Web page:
"Those who do not embrace change will die."
How often do we hear cliches like that in business? They are the equivalent of baseball's, "We just got to play 'em one day at a time." (And allow me to slide in a springtime note of hope for the Orioles to carry Baltimore to the playoffs.)
But like most cliches, there's some truth there, especially in the professional world.
As our society has become more multicultural, the corporate world has also become more diverse — and complicated. One view seldom rules. Top-down military-style management is giving way to new models that increasingly embrace racial, ethnic and gender diversity.
Innovation is far more likely to arise from groups with disparate experiences and viewpoints; the like-minded lack the same sparks. The law mandates openness in hiring policies, but more than that, it's good business.
It sets up companies to reach a wider audience. Does anyone question the fact that salespeople who speak a customer's language are more likely to close sales? Of course not. Many companies have made great strides in hiring customer service representatives who reflect the diversity of their customers.
The best person for a job is not always initially the most obvious. Highly ambitious smooth-talkers may walk up and present themselves, fully expecting to be hired, but their ability to sell themselves does not guarantee success. If it did, every job would be filled with confident charmers. (I can say with authority that's the last thing any company should want, having managed astonishingly geeky — and incredibly gifted — accountants and quantitative analysts.) We need a mix of abilities, styles and personalities to effectively staff professional teams. More companies are learning that the best people come from all kinds of places, in every shape, size and hue.
What we all can do is try to ensure that, when a public company or Wall Street firm says they value gender diversity, they mean it. Many companies trumpet diversity efforts, using them not just for recruitment, but in the selling process. Thus I believe it entirely fair to ask what anyone means when they invoke diversity, of all kinds, and how real and deep their commitment goes. Ideally, you will see a mix of races, ages and genders — and in positions where their input has weight.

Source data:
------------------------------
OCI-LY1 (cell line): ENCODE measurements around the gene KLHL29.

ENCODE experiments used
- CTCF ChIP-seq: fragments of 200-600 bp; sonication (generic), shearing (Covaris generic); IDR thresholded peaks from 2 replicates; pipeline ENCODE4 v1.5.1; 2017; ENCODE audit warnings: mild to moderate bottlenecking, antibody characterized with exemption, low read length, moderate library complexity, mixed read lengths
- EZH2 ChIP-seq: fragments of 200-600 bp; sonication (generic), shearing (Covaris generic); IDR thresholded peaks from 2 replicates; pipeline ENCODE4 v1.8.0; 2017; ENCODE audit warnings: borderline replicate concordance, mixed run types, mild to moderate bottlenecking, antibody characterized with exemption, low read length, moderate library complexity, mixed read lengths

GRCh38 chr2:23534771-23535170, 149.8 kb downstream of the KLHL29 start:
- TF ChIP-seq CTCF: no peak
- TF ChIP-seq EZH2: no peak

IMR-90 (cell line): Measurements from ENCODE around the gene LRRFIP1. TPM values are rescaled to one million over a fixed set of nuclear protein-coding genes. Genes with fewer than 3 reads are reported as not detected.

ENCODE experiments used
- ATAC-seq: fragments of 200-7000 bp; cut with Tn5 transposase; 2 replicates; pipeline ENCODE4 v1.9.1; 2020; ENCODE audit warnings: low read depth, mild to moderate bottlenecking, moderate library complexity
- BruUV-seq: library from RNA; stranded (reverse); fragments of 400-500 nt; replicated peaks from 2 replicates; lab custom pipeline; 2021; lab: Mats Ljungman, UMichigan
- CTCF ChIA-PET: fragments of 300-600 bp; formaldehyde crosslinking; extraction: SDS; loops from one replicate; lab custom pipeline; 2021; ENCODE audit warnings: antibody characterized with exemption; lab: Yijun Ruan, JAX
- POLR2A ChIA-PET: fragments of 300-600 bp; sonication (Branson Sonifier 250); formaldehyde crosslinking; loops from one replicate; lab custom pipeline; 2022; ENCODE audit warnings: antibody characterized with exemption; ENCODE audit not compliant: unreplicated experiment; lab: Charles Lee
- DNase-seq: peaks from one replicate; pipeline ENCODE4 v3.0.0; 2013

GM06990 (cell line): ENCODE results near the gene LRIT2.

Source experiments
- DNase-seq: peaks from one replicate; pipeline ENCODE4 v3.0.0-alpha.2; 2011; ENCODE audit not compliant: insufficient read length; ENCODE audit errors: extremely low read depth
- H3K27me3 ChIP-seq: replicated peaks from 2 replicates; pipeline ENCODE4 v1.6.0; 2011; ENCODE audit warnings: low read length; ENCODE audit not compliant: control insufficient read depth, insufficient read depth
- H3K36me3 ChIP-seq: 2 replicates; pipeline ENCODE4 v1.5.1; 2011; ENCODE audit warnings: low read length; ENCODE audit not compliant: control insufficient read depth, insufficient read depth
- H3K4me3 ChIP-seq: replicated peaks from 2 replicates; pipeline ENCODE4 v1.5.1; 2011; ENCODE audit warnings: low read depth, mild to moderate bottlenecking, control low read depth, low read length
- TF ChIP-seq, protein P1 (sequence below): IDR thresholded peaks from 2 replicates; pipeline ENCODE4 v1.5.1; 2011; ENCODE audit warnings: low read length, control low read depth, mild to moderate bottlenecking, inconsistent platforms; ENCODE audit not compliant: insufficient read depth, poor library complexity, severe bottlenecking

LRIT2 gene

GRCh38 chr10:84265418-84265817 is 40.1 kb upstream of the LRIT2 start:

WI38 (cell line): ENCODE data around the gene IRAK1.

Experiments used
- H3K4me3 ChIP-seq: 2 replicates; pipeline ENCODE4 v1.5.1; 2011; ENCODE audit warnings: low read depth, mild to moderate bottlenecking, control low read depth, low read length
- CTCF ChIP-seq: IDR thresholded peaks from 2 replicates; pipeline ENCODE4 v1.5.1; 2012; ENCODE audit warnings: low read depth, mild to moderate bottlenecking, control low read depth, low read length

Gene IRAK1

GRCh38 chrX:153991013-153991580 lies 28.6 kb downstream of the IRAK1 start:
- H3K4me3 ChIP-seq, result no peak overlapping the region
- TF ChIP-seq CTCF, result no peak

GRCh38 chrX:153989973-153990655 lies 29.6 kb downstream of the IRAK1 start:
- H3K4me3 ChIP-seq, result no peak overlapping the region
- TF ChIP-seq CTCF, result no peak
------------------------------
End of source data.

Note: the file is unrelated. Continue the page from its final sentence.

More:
Perhaps the hardest thing to gauge is whether a company's diversity is truly meaningful and progressive, rather than window dressing. Many U.S. companies and foreign entities doing business here actively seek diversity within their ranks, including real gender diversity. And good for them!
I meet frequently with outside providers, people who want to sell things to us, who go out of their way to bring women and minorities to our meetings. They believe this will show us they "get it," and it can make for full conference rooms. But it is through their contributions that we can tell whose commitments are authentic. Legg Mason is hardly alone in this, but when we bring diverse groups to meetings, we expect each team member to have a say. We encourage it. They would not be with us otherwise. It's not enough to bring people in and tell them to sit along the side. Silently. Everyone can see it when it happens, and we all know what it means.
To women who want to move up, look for employers that really do "get it" and who offer meaningful chances to contribute — then take them up on the opportunity, and show them what you can do. For some this will mean large corporations, as it has for me; others may want to go smaller. You won't start at the center of the table, doing most of the talking — none of us did — but thanks to those who came before, you can find places that will welcome you more for skills than your skirt.
And to those who think they can continue to get away with paying nothing more than lip service to diversity, know that the world is watching. We will be happy to take our business elsewhere.
Stephanie Beran is managing director of Enterprise Risk Management at Legg Mason & Co., LLC. Her email is firstname.lastname@example.org.
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